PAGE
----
The History of Dead Sea Minerals
The Dead Sea is a body of water that is also called “The Sea of Death” or “Salt Sea.” In Arabic, it is called al-Bahr al-Mayyit. It is technically a salt lake though it is called a sea. It is bordered by Palestine and Israel in the west and Jordan in the east.
The Dead Sea is a very deep lake with high salinity levels. The deepest part reaches three hundred and four meters (997 feet). It has one of the highest salinity levels of any body of water in the world. The Dead Sea stretches for fifty kilometers (31 miles) at its farthest point. At its widest point, it is fifteen kilometers (9 miles) wide. There are very few animals in the sea, because of the high salinity. The Jordan River it the primary source for the waters of the Dead Sea.
For thousands of years, tourists and locals have visited the Dead Sea due to its high mineral content. Dead Sea minerals have been long considered restorative and healing.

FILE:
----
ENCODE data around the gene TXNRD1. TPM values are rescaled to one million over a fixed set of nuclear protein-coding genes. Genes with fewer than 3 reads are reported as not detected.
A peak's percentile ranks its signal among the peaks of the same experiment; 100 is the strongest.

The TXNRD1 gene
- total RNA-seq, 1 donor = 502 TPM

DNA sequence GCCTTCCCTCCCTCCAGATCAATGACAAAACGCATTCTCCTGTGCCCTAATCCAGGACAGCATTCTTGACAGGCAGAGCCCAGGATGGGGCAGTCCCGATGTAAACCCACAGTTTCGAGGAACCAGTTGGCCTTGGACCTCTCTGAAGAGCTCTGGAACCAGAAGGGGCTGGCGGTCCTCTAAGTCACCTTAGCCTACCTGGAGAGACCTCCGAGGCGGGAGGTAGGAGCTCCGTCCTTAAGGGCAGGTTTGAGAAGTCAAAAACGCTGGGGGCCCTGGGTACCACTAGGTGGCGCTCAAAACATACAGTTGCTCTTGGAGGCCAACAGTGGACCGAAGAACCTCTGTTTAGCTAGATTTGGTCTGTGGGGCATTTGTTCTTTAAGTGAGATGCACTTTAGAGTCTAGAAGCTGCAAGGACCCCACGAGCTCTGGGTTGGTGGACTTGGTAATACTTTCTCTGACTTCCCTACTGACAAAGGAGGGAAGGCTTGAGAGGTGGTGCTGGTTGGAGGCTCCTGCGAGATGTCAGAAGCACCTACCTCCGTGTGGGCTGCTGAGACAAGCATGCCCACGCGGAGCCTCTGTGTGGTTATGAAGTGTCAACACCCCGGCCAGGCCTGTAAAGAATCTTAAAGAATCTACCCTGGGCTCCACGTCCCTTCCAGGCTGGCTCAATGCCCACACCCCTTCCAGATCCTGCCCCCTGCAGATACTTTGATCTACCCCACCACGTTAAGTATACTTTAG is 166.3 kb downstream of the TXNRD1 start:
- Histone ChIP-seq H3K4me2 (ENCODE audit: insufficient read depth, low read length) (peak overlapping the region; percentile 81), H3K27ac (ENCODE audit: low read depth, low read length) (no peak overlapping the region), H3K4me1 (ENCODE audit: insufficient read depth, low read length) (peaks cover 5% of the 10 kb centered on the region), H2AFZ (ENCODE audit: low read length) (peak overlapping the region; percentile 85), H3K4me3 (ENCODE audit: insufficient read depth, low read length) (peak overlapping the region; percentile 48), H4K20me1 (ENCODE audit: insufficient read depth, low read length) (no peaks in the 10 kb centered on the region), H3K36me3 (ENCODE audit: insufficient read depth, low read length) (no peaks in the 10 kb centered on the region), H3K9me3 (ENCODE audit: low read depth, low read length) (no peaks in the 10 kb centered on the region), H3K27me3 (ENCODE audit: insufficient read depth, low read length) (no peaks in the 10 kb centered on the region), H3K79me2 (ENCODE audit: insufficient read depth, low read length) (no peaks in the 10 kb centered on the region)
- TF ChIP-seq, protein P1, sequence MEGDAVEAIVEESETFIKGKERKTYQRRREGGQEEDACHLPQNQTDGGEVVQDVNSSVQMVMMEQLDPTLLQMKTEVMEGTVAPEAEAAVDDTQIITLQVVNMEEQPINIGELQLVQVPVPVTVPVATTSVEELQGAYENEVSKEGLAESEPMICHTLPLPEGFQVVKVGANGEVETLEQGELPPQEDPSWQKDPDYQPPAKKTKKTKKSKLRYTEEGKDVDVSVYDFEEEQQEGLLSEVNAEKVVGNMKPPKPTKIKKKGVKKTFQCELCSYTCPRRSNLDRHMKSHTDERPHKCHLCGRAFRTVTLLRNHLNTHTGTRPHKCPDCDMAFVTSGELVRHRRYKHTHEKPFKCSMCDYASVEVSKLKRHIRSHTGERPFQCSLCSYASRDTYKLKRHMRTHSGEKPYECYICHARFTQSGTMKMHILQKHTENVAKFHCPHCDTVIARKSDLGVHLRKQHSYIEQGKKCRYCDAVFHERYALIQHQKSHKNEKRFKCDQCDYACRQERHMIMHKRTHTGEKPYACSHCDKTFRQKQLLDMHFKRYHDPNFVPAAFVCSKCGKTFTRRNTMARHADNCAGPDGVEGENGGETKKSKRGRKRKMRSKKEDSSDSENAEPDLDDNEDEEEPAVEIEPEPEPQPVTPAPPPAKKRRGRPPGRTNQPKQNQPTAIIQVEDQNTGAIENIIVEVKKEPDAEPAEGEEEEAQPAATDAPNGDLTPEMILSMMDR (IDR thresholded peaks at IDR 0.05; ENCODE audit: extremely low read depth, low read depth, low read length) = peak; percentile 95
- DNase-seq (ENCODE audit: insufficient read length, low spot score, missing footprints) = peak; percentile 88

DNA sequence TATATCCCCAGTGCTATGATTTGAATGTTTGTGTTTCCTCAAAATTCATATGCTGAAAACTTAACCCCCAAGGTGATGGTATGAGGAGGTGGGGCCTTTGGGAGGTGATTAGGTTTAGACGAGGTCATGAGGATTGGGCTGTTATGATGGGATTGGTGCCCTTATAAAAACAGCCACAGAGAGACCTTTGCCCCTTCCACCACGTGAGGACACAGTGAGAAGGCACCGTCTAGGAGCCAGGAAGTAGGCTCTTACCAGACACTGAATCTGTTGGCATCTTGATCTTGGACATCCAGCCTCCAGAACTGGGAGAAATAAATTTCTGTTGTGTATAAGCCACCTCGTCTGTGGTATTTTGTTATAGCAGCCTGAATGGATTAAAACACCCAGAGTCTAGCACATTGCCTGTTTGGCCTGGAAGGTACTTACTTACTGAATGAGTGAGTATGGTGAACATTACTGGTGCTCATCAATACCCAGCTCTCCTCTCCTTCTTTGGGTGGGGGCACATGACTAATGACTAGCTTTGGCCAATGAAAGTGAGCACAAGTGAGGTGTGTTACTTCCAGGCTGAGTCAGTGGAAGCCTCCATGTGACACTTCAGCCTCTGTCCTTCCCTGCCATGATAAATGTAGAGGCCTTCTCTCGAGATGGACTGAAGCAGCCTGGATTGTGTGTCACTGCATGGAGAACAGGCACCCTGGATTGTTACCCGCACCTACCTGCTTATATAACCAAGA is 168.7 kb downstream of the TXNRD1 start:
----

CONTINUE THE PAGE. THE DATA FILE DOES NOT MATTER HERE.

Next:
The Dead Sea has been considered one of the oldest health spas in the world. The sea was a resort for King Herod the Great during the first century BCE. Also, the sea was a frequent refuge for the biblical King David.
One of the unique features of the Dead Sea is the presence of asphalt. Asphalt bubbles up from deep underwater seeps. This is rare because most seas and oceans are eighty-five percent sodium chloride which is table salt. The asphalt was historically used in ancient Egyptian mummification rituals. Also, archaeologists have discovered many Neolithic skulls covered in asphalt and bitumen from the sea.
Potassium chloride, also called potash, is another of the highly sought after Dead Sea minerals. In the early 1900s, the sea began to draw in chemists and other scientists who discovered that it had a high concentration of potassium chloride. Since antiquity, potash has been used as a fertilizer for crops.
Bromine was also discovered in the sea around the same time. Bromine and other bromide solutions were often used as sedatives in the 1800s and early 1900s. Bromine vapor is used as part of the process in preparing daguerreotypes, the very first form of photography.
For thousands of years, the Dead Sea has been a source of minerals for the entire world. Some of them are useful for industrial purposes such as fertilizer and recycling aluminum. Some of them are useful for restorative properties, such as mud baths.